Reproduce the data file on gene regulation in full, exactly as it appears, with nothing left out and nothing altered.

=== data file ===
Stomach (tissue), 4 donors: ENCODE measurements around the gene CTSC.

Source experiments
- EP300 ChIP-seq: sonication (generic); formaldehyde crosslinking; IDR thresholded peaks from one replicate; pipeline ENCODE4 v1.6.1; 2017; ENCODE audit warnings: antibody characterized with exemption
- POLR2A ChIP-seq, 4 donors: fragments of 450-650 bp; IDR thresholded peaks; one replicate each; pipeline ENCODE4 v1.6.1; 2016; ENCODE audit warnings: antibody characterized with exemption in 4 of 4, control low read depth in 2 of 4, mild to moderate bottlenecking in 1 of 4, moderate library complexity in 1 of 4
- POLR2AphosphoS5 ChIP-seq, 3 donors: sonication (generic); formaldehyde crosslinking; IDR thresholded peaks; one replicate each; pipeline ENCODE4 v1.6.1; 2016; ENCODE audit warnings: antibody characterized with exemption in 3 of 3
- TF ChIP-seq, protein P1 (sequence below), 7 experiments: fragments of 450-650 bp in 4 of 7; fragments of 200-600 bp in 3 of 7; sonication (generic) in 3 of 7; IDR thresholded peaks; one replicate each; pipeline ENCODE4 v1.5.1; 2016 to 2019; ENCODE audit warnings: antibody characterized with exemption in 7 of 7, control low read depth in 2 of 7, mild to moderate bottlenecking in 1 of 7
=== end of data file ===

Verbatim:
Stomach (tissue), 4 donors: ENCODE measurements around the gene CTSC.

Source experiments
- EP300 ChIP-seq: sonication (generic); formaldehyde crosslinking; IDR thresholded peaks from one replicate; pipeline ENCODE4 v1.6.1; 2017; ENCODE audit warnings: antibody characterized with exemption
- POLR2A ChIP-seq, 4 donors: fragments of 450-650 bp; IDR thresholded peaks; one replicate each; pipeline ENCODE4 v1.6.1; 2016; ENCODE audit warnings: antibody characterized with exemption in 4 of 4, control low read depth in 2 of 4, mild to moderate bottlenecking in 1 of 4, moderate library complexity in 1 of 4
- POLR2AphosphoS5 ChIP-seq, 3 donors: sonication (generic); formaldehyde crosslinking; IDR thresholded peaks; one replicate each; pipeline ENCODE4 v1.6.1; 2016; ENCODE audit warnings: antibody characterized with exemption in 3 of 3
- TF ChIP-seq, protein P1 (sequence below), 7 experiments: fragments of 450-650 bp in 4 of 7; fragments of 200-600 bp in 3 of 7; sonication (generic) in 3 of 7; IDR thresholded peaks; one replicate each; pipeline ENCODE4 v1.5.1; 2016 to 2019; ENCODE audit warnings: antibody characterized with exemption in 7 of 7, control low read depth in 2 of 7, mild to moderate bottlenecking in 1 of 7